Some say the issue is the graphic and disturbing nature of the images on display. Well, one has only to turn on the television or open a newspaper to be confronted with graphic and disturbing images. Images of death, destruction and all kinds of ugliness are part of life in the communication age. We always have the option of averting our eyes and covering our ears, but do we really want to silence those who tell these stories? Should we pretend the genocide in Rwanda and the holocaust during WWII never happened? Should we ignore war, famine, disease and natural disasters around the world, and prevent them from being reported in the media because the graphic details might disturb someone? Should we ban works of art that portray disturbing topics and prosecute those who put them on display? Should videos of surgical procedures be kept carefully under lock and key to prevent anyone from accidentally catching a glimpse of knife cutting flesh? No more fathers proudly recording videos of their child's birth - someone might see it and be disturbed by all the blood, the pain, the cutting of the umbilical cord. . .

The real issue is not whether the images were graphic and disturbing. As a society we are quite accepting of graphic and disturbing images. And the issue is not whether or not CPL was legally bound to obey the conditions given by the university. This is an issue of freedom. Of principle. And some might say that freedom is a principle worth suffering for. Should certain questions and opinions only be voiced behind closed doors? Do we want our universities to be places where only the non-controversial, easy questions are permitted? Ultimately the question we have to ask ourselves is this: do we want freedom or not? Are we willing to allow those views that differ from our own to be spoken and heard in order to preserve our own freedoms, or will we sacrifice freedom in order to silence those who disagree with us?

May we all be so courageous as to face opposition and prosecution in the name of freedom.

> Are ideas and questions being censored and assessed for alignment with a particular world view?

No. If U of C sought to prohibit the discussion of abortion, they would censor everyone on campus who discussed abortion, and would not have approved the formation of the CPL club in the first place. Instead, U of C is punishing these particular people for violating U of C's property rights, not for expressing any particular point of view.

> Well, one has only to turn on the television or open a newspaper to be confronted with graphic and disturbing images.

That is exactly the issue. Students at the U of C have no choice but to be exposed to the CPL display because of CPL's aggressive tactics. It is as though CPL has denied us the choice to turn off the television, or to close the newspaper, because CPL's rights to speak somehow exceed everyone else's rights not to listen. The right to free speech, if it exists in Canada, is not the same as the right to be listened to. The nature of the CPL display impinges on my right not to hear CPL's speech. Do you get it?

> And the issue is not whether or not CPL was legally bound to obey the conditions given by the university. This is an issue of freedom. Of principle.

That is also correct. Why would CPL be exempt from having to obey the law, unlike every other interest who may wish to express their speech on campus? Should Microsoft or Coke be given unlimited use of campus grounds to promote their points of view, in the name of free speech? Should Axe unconditionally be allowed to emit its perfumes into the air, with the same area of effect as the CPL display? These are clearly not valid unconditional free-speech uses of university property.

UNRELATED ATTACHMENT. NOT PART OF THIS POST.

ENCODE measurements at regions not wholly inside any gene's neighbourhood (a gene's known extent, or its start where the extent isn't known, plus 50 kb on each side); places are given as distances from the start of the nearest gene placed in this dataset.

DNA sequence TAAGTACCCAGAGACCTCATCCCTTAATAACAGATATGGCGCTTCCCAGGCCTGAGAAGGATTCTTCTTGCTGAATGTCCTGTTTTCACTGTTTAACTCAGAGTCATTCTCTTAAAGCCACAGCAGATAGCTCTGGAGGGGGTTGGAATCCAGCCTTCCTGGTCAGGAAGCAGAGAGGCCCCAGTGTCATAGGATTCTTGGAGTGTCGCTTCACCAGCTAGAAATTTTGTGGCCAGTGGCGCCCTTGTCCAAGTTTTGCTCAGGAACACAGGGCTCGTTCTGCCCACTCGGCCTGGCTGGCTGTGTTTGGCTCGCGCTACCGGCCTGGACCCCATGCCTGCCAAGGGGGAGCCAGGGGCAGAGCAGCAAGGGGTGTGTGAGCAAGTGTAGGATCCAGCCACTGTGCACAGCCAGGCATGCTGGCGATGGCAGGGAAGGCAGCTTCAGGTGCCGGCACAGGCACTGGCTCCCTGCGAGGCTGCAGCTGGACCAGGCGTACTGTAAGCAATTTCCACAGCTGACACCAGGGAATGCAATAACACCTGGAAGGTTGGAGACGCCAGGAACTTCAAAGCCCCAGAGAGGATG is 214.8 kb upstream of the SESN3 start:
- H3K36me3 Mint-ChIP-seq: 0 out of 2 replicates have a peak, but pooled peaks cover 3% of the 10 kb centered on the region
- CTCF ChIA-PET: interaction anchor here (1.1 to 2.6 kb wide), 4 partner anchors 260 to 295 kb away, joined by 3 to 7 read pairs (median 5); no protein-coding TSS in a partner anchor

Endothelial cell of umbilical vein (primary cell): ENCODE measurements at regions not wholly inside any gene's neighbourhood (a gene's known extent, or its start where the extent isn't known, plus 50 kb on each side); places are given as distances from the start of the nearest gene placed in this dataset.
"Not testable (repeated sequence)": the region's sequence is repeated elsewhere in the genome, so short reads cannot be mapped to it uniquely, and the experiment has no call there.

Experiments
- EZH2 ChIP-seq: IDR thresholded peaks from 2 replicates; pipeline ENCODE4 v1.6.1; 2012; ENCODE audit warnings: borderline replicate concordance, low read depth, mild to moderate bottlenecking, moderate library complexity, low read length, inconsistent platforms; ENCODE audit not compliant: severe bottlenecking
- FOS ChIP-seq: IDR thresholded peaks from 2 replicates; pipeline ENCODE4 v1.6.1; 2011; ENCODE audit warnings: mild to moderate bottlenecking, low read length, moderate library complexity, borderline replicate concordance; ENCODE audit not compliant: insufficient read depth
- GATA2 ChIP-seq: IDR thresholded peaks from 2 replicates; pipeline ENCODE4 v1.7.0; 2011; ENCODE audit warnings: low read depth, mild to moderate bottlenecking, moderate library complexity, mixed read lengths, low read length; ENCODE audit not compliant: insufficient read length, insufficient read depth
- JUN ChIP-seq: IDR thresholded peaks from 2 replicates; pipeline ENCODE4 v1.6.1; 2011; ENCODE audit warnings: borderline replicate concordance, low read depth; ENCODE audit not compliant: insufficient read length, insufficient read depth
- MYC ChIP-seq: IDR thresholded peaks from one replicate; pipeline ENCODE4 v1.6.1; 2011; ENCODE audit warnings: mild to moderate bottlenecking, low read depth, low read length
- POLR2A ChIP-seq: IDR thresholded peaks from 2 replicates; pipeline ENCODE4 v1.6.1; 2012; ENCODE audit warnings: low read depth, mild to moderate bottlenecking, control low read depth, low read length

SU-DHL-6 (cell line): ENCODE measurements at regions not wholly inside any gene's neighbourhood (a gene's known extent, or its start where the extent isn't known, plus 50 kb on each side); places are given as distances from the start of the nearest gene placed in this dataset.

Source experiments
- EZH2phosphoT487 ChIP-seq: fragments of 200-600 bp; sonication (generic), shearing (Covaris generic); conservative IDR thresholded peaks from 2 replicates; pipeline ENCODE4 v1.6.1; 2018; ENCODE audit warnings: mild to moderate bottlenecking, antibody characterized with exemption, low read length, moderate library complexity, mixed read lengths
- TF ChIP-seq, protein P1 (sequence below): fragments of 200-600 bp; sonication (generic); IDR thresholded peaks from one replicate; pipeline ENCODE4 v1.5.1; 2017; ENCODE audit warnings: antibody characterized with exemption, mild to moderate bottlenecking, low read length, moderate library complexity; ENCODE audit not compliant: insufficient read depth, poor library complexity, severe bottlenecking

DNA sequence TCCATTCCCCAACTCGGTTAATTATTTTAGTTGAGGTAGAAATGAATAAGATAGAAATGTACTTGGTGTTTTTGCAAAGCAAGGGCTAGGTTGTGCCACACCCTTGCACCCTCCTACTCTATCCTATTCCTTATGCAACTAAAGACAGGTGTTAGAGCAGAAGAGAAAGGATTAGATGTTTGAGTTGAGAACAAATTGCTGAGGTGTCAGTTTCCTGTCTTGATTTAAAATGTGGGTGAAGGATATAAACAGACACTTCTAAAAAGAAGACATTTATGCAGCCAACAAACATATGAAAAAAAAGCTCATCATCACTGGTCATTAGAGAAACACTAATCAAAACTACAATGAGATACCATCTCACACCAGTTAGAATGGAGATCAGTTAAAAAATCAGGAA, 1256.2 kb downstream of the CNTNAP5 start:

Asserting your blanket free speech argument requires you to permit anyone to advertise anything, using loudspeakers, images and scents, on the public property outside your home, whether you approve or not, however much such advertising harmed you emotionally. Clearly, such an interpretation is not in the public interest in the general case, just as interpreting freedom of speech to permit yelling alarm in a crowded space is not in the public interest in the general case.

I\'m a bit late coming into this argument but to #3(Kiva) and #5 - the analogues that you\'re drawing are flawed. Coke/Microsoft/Concert promoters aren\'t student run clubs. The University already agreed to provide the space for them when they became a club (and their club status wasn\'t revoked until after the event). As for the trampoline club, yes I\'m willing to bet the University does have policy in place for it which probably has something to do with their health and safety policy which only need to point to the law (or WCB) which has regulations on safety equipment necessary for humans being elevated past a certain point without guard rails and stuff like that.

Specifically to #3 - that quote is dealing only with policies that have already been set and simply have yet to be formatted. Not with the creation of policies. The policy would still first have to be put through the entire approval process which I\'m willing to bet consists of more than sending someone a letter.

Specifically to #5 - \"Clearly, such an interpretation is not in the public interest in the general case\" - I wouldn\'t say that\'s clear at all. I\'d say that\'s pretty subjective. Even at it\'s worst without going into the realm of hate speech I have a hard time seeing how it\'s a bad thing. Unless it\'s something that you find truly offensive then it\'s only a start to conversation.

But people do seem to find it offensive and that\'s what I don\'t understand. It would make sense being angry that pro choice folk were showing pictures of aborted fetuses for fun because pro-lifers consider those fetuses to be dead people and so it would be glorifying murder. But there\'s no glorification going on here. If you don\'t agree with them then those fetuses aren\'t people so while the pictures may not be aesthetically pleasing they should still only be seen as medical waste. It may not be pretty, but I have a hard time justifying saying something is offensive just because it\'s ugly.

Now if you are pro life and are offended by the pictures, then I can see just cause there. But I have a hard time believing there are that many pro-life people out there who are more offended by those pictures than by what caused them.